An end to finals?

As finals season rolls around once again for students, it is a common fantasy to wish they were gone and it’s easy to see why.

After all, this is a time where most students stay up all night attempting to cram in forgotten knowledge from the previous semester for a single test. It’s a stressful time and that’s putting it mildly. Fortunately, some districts appear to be moving toward different ways of assessing students’ knowledge. For instance, at Danbury High School, the Board of Education voted to eliminate mid-term and finals weeks, and use the time for instruction. But this isn’t just a case of wish fulfillment for students.

There’s data to show that this has a real benefit toward learning.

Most of the studying for finals consists of memorizing formulas, facts and problems. In an educational system that is focused on higher-level thinking and critical analysis, finals allow students to use those skills very little.

The issue is that, although finals force students to update their knowledge of subject matter, the current system of testing does not allow for growth or further learning.

After the finals are administered, it is rare for students to see their incorrect answers on the test. The potential for academic improvement is great if students were able to review their mistakes. Finals also take away large amounts of instructional time. In addition to the time lost to standardized tests, teachers are having less and less face-to-face instruction with their classes.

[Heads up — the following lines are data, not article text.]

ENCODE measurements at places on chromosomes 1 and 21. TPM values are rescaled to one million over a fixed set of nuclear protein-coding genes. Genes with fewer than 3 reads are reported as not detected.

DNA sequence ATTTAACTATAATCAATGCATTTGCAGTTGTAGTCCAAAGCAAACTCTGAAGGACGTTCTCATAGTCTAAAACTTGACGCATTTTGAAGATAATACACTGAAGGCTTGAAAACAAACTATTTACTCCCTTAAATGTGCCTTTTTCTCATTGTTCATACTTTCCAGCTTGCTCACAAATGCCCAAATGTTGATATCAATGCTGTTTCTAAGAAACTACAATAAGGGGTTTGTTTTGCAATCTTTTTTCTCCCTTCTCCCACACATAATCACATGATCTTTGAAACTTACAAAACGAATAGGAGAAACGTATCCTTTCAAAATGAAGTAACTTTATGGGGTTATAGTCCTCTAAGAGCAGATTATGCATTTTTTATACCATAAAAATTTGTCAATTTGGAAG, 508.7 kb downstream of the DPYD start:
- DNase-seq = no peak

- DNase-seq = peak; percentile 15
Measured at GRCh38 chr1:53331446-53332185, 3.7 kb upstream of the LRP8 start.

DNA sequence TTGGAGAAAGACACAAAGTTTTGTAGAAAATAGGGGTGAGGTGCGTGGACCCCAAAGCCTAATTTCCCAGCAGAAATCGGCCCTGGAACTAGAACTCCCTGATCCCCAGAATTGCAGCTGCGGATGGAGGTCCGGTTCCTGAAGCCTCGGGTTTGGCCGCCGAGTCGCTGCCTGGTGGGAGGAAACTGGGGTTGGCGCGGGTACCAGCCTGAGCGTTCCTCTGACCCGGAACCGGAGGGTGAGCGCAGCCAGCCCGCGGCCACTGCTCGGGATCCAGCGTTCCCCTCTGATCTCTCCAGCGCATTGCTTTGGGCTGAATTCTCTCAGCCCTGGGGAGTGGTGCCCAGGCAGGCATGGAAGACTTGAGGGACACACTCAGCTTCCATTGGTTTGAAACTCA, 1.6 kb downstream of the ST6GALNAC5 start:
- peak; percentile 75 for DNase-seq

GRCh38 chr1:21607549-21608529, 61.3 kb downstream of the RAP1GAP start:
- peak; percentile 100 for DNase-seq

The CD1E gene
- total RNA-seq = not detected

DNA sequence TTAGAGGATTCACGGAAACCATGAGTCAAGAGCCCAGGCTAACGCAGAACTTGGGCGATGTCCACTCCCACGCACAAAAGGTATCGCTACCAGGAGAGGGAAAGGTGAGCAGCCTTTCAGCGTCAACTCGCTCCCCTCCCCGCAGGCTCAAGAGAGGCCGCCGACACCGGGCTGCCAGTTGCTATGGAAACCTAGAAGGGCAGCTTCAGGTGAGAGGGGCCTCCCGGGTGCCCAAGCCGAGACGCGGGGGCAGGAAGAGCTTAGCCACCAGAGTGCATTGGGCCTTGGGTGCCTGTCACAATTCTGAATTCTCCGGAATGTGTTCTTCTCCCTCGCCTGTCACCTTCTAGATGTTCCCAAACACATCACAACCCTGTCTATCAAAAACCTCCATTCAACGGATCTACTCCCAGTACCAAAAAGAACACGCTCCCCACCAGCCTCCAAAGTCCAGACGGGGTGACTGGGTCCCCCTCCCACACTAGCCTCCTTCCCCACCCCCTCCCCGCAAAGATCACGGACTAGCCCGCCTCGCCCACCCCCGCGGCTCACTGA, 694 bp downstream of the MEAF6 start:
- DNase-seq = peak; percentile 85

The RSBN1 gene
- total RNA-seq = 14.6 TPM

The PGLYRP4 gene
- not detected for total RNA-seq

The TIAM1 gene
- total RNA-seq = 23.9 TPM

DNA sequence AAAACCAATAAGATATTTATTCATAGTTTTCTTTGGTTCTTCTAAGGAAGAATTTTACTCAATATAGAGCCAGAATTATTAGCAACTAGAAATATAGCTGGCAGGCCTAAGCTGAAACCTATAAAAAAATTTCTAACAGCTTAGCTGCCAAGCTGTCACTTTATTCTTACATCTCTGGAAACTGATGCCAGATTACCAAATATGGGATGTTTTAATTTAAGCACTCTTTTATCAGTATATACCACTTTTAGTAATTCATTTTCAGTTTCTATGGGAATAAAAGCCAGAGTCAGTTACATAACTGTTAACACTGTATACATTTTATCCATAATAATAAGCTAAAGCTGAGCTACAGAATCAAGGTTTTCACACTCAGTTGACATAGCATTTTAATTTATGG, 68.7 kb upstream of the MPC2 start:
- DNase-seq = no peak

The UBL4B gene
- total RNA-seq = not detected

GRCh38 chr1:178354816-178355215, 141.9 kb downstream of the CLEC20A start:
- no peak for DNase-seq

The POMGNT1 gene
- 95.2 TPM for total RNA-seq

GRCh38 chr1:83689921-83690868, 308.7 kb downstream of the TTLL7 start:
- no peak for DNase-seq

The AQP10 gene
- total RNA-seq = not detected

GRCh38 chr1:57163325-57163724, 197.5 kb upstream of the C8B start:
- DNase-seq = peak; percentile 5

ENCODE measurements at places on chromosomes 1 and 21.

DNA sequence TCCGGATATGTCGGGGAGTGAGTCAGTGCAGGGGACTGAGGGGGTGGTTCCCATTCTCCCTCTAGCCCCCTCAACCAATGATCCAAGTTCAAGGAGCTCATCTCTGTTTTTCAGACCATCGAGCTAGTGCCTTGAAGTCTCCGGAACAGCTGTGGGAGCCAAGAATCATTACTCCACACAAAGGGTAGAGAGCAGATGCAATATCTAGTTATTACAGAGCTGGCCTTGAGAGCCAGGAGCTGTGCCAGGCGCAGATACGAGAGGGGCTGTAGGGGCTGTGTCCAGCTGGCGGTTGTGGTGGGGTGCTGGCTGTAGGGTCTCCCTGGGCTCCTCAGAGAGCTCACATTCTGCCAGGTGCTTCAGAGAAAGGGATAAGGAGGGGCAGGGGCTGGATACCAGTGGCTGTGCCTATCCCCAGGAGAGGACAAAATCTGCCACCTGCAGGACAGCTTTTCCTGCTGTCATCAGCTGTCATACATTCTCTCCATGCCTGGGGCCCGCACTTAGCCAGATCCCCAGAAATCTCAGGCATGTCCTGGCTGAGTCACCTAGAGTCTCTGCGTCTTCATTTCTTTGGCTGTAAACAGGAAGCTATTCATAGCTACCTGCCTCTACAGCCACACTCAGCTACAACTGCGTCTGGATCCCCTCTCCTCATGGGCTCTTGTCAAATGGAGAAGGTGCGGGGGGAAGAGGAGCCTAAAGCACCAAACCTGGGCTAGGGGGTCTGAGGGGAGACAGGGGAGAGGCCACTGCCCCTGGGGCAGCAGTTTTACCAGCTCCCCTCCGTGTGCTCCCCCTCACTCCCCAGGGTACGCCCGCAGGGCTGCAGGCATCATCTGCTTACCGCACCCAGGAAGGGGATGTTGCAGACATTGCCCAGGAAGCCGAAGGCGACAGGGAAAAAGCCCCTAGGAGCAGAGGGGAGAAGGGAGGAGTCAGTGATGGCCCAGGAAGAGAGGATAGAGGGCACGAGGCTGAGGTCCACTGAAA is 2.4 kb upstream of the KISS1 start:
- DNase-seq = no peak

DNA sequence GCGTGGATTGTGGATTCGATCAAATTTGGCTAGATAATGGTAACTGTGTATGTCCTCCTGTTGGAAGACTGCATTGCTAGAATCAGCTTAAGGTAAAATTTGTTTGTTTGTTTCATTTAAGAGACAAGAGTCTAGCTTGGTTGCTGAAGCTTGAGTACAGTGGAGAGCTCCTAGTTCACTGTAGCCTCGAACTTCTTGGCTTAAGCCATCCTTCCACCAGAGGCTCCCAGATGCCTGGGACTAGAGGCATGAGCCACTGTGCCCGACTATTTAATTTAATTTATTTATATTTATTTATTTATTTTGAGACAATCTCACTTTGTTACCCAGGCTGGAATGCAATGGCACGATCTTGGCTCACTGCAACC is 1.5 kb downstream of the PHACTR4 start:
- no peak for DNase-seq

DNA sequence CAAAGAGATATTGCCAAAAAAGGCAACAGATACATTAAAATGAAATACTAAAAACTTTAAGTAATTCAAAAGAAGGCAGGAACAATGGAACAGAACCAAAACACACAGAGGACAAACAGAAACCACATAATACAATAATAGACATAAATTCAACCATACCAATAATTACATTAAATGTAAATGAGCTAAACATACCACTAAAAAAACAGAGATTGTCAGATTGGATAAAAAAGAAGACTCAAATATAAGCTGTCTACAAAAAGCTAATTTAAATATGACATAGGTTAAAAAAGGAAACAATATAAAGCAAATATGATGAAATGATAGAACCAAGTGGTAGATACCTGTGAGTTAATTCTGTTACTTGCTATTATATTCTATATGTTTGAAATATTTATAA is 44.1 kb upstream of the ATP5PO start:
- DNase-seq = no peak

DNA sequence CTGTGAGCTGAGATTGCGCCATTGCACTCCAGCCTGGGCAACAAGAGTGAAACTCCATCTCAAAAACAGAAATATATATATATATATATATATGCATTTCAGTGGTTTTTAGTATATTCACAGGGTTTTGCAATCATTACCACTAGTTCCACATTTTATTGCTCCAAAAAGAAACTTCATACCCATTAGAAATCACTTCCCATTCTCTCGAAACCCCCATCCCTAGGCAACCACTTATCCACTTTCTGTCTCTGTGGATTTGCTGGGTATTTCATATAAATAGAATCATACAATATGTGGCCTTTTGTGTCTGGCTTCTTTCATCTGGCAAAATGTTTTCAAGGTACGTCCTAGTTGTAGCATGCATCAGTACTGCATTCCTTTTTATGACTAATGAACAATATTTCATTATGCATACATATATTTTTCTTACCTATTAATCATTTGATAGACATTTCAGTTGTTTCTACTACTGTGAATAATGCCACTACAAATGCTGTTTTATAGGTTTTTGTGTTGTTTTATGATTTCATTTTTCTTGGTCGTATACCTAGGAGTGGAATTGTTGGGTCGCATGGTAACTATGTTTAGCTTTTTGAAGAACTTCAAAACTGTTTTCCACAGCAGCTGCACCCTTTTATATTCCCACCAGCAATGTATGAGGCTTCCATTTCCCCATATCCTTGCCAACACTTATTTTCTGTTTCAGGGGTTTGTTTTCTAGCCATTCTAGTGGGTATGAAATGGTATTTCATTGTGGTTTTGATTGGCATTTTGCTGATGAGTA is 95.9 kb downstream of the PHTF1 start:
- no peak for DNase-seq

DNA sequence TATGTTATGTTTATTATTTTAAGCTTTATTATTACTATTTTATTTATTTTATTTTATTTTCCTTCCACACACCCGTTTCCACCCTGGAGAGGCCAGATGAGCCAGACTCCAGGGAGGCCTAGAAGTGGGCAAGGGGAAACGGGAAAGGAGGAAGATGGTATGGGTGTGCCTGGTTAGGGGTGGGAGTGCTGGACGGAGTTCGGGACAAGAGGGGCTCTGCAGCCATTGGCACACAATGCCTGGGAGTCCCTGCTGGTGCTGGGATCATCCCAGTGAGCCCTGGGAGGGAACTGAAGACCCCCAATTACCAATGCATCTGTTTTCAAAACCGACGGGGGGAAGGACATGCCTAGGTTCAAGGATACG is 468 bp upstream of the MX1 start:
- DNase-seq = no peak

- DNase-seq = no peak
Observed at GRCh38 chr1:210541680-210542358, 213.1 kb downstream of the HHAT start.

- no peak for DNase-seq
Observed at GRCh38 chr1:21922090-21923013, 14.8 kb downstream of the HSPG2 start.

Danbury found that its current system of preparing for and administration of finals lost up to 18 days of instructional time. Finally, the exams often have a negative impact on a student’s final course grade. With the two exams contributing to 20% of a student’s yearly course grade at Greenwich High, these two tests are equal to one-quarter worth of tests, quizzes, homework, and projects.

As an alternative to the traditional testing process, Danbury administrators are proposing a more involved style of demonstrating knowledge.

Through projects, presentations, and papers, students would be able to apply and express their skills in a new format. The new method gives individual teachers more control in assessing their classes specifically, and gives students an opportunity to research and truly understand material.

This is not to say examinations are without merit in education. Being able to effectively assess comprehension is a key part of education, and it teaches students how to prepare. Students must review difficult concepts and in many cases, work together to understand them.

Many people also raise the valid point that eliminating high school exams would leave students inadequately prepared for college.

However, it appears the trend of eliminating finals is continuing in colleges today.

A 2010 Harvard Magazine article states that only 259 out of 1,137 undergraduate-level courses had scheduled spring finals, and only 14 of the 500 graduate-level courses would be giving final exams.

It seems that educators are looking for a new way to assess student learning and that final exams may soon be a thing of the past.


Henry Ricciardi is a senior at Greenwich High School.

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